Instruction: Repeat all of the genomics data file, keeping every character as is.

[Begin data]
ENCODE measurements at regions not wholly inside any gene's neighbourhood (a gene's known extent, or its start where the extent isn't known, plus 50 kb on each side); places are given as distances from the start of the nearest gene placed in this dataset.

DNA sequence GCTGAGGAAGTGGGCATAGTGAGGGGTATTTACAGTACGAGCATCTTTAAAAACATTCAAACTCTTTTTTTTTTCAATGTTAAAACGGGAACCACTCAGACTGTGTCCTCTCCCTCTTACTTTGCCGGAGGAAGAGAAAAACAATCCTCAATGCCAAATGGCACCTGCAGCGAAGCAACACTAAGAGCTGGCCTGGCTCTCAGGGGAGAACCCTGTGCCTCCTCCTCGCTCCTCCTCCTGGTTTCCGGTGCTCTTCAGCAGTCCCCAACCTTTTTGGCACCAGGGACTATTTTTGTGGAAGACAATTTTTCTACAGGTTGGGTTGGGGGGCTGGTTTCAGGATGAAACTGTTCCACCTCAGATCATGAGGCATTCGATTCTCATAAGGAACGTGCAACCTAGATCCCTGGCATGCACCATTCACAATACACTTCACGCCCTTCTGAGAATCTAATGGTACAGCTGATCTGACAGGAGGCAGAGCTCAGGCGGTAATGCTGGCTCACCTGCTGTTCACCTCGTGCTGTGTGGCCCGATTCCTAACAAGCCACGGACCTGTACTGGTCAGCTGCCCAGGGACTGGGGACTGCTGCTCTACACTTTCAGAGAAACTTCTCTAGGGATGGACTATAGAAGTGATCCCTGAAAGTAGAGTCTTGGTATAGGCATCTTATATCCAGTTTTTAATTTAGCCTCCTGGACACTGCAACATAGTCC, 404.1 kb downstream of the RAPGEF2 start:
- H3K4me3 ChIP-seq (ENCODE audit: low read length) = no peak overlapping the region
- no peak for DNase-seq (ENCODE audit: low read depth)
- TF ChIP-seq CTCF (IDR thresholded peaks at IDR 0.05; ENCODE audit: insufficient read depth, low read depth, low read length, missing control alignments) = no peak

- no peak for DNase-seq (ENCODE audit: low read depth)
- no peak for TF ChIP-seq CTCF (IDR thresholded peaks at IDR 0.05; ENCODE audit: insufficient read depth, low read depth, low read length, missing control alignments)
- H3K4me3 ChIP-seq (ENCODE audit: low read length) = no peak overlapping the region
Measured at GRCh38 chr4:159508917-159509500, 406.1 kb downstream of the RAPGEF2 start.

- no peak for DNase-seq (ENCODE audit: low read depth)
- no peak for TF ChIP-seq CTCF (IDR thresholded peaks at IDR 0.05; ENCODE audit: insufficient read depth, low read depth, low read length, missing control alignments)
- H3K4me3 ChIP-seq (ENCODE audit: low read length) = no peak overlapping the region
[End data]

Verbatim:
ENCODE measurements at regions not wholly inside any gene's neighbourhood (a gene's known extent, or its start where the extent isn't known, plus 50 kb on each side); places are given as distances from the start of the nearest gene placed in this dataset.

DNA sequence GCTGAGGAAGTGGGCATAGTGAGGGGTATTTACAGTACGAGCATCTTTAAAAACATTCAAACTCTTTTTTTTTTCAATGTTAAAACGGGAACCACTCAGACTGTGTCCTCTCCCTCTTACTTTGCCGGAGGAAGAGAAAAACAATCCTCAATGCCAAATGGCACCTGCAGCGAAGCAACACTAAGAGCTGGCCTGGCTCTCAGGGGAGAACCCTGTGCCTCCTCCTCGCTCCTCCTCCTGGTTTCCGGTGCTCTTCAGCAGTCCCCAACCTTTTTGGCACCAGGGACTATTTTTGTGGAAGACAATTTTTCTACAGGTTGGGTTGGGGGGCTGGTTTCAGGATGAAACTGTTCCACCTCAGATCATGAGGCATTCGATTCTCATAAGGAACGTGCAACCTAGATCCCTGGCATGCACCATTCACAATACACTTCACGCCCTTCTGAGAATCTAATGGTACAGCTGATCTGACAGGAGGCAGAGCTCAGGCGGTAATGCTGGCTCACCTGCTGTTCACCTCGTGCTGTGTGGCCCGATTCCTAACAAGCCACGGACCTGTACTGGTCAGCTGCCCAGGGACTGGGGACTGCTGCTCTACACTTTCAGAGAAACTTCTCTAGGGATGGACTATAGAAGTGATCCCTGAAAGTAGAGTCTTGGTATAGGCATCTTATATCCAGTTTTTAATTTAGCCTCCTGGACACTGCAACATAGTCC, 404.1 kb downstream of the RAPGEF2 start:
- H3K4me3 ChIP-seq (ENCODE audit: low read length) = no peak overlapping the region
- no peak for DNase-seq (ENCODE audit: low read depth)
- TF ChIP-seq CTCF (IDR thresholded peaks at IDR 0.05; ENCODE audit: insufficient read depth, low read depth, low read length, missing control alignments) = no peak

- no peak for DNase-seq (ENCODE audit: low read depth)
- no peak for TF ChIP-seq CTCF (IDR thresholded peaks at IDR 0.05; ENCODE audit: insufficient read depth, low read depth, low read length, missing control alignments)
- H3K4me3 ChIP-seq (ENCODE audit: low read length) = no peak overlapping the region
Measured at GRCh38 chr4:159508917-159509500, 406.1 kb downstream of the RAPGEF2 start.

- no peak for DNase-seq (ENCODE audit: low read depth)
- no peak for TF ChIP-seq CTCF (IDR thresholded peaks at IDR 0.05; ENCODE audit: insufficient read depth, low read depth, low read length, missing control alignments)
- H3K4me3 ChIP-seq (ENCODE audit: low read length) = no peak overlapping the region